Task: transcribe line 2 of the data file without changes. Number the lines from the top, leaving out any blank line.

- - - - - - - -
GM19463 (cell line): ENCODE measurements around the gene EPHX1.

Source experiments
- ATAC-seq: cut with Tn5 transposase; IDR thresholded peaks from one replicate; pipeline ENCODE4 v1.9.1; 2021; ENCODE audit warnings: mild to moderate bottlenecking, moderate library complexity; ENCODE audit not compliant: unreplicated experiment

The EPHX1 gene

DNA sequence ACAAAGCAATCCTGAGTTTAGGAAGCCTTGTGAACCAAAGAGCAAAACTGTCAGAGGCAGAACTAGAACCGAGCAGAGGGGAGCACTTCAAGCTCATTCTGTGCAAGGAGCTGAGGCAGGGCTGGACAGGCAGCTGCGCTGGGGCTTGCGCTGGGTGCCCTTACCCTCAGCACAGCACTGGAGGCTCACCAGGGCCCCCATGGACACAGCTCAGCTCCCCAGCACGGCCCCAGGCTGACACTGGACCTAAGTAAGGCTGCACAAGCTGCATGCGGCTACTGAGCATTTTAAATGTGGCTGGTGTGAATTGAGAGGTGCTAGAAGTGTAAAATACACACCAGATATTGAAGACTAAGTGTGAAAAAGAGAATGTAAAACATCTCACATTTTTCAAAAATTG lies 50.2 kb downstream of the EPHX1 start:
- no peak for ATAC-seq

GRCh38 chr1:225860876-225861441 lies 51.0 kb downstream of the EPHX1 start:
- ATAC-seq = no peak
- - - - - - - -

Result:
Source experiments